It’s typically the largest operating expense for any construction fleet — maintenance and repairs. But no matter how efficient you think your current maintenance schedule is, there’s always room for improvement.
Also known as “run to failure” maintenance, this is generally the worst type of maintenance, as it focuses on repairing an asset after it’s already broken down. Reactive maintenance is most common in newer companies who haven’t established a maintenance schedule yet. While it requires less staff, less planning and a lower initial investment, it’s incredibly inefficient and expensive.
For one thing, it’s completely unpredictable. You never know when a machine will fail, or where it will be when it happens. That can lead to high prices for emergency parts shipping, travel and out-of-hours support. Reactive repairs are also extremely time-consuming in the time it takes to diagnose a problem, allocate resources, pull the correct manuals, etc. What’s more, reactive maintenance is not very safe. Technicians are under more pressure to get assets up and running, and that can lead to more risks being taken.
As you can see, reactive maintenance has clear drawbacks. Despite that, approximately 55% of maintenance work is still reactive.
This maintenance schedule aims to avoid asset repairs and breakdowns altogether by regularly performing tasks based on either time or work triggers. Preventative maintenance increases assets’ life span, improves reliability and reduces downtime. This approach ensures equipment is only out of commission before and unavoidable failure, reducing costs and performing repairs during ideal times.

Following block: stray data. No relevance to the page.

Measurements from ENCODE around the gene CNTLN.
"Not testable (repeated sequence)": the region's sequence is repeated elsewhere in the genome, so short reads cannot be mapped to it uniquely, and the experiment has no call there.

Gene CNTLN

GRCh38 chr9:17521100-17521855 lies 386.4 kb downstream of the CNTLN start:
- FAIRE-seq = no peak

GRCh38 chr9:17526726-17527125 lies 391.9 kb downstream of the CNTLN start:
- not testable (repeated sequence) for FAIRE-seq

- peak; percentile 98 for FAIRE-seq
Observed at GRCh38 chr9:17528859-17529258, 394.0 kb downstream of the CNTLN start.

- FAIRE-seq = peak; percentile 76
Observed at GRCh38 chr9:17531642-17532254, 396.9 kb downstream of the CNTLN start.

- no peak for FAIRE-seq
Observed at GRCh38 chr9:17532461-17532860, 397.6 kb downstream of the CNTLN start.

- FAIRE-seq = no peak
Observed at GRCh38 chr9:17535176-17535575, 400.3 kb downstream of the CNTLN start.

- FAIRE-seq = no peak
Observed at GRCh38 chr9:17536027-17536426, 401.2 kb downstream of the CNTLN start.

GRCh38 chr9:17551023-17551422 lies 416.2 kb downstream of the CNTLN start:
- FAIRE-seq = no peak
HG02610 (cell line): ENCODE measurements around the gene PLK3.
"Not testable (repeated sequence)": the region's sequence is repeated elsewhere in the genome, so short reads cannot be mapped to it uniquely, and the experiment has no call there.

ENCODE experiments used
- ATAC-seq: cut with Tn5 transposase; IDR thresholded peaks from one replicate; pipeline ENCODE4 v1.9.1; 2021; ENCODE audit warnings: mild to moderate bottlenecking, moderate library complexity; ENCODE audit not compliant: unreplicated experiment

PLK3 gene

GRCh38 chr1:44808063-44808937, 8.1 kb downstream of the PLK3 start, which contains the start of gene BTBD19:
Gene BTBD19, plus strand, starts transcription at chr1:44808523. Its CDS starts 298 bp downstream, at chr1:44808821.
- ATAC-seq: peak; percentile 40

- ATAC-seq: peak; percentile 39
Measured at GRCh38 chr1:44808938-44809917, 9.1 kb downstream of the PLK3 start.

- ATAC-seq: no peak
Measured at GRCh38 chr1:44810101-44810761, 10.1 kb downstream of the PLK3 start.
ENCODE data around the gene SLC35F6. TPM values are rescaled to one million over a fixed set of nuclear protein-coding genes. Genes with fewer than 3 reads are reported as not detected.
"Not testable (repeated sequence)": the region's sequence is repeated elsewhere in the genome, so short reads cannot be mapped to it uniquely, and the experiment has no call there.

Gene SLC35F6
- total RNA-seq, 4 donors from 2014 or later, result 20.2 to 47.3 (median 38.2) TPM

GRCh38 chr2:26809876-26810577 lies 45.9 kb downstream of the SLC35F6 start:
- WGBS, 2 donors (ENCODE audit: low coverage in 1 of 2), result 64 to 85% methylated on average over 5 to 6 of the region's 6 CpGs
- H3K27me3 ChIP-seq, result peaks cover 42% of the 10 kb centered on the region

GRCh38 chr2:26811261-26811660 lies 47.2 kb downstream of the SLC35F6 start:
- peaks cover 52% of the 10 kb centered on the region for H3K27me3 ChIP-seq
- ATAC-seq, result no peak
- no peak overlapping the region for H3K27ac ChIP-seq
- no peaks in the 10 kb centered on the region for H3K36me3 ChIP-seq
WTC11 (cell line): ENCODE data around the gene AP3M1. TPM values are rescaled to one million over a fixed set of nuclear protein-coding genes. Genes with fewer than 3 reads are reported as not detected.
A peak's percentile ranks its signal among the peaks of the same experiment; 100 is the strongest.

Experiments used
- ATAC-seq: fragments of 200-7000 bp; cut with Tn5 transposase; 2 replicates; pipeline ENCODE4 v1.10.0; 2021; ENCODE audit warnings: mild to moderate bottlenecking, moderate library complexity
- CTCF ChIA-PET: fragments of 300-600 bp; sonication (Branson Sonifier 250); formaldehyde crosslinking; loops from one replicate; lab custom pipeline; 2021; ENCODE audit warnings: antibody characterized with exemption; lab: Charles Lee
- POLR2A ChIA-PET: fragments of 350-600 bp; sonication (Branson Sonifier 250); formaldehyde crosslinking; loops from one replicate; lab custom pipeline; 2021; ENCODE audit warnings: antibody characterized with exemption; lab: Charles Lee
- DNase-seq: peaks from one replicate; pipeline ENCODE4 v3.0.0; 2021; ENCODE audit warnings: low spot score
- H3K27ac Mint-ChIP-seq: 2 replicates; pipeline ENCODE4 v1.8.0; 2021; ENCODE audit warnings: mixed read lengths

Because equipment is kept in good working condition, resources waste is minimized and operations are streamlined. This provides a competitive advantage and provides a good ROI, between 6-10%. Additionally, it can reduce overall maintenance costs by up to 35%, reduce downtime by as much as 45% and increase productivity by 25%, according to a US Department of Energy study.
Like preventive maintenance, predictive maintenance is based on the idea that a proactive approach is better than a reactive one. The key difference is that instead of basing maintenance schedules on a calendar, predictive maintenance makes repairs based on the actual condition of the machine.
It has all the same benefits of preventative maintenance while providing an even greater ROI resulting from a broader view of maintenance and equipment performance.
Aside from the obvious monetary benefits of smart maintenance, the most important reason to implement it with your fleet is to reduce downtime and improve productivity.
Predictive maintenance is closely tied to advancements and software features that have only recently become available. Telematics data from devices like ES Track creates alerts and triggers that help fleet managers identify potential problems before they happen.
As with any cutting-edge technology, predictive technology requires an upfront investment and a more complicated implementation. There’s also an element of data analysis that can be daunting to some.
An ideal system (like ES Track, for example) will feature easy implementation, collect and store predictive data, provide alerts for action, and show trends that can be associated with potential failures.
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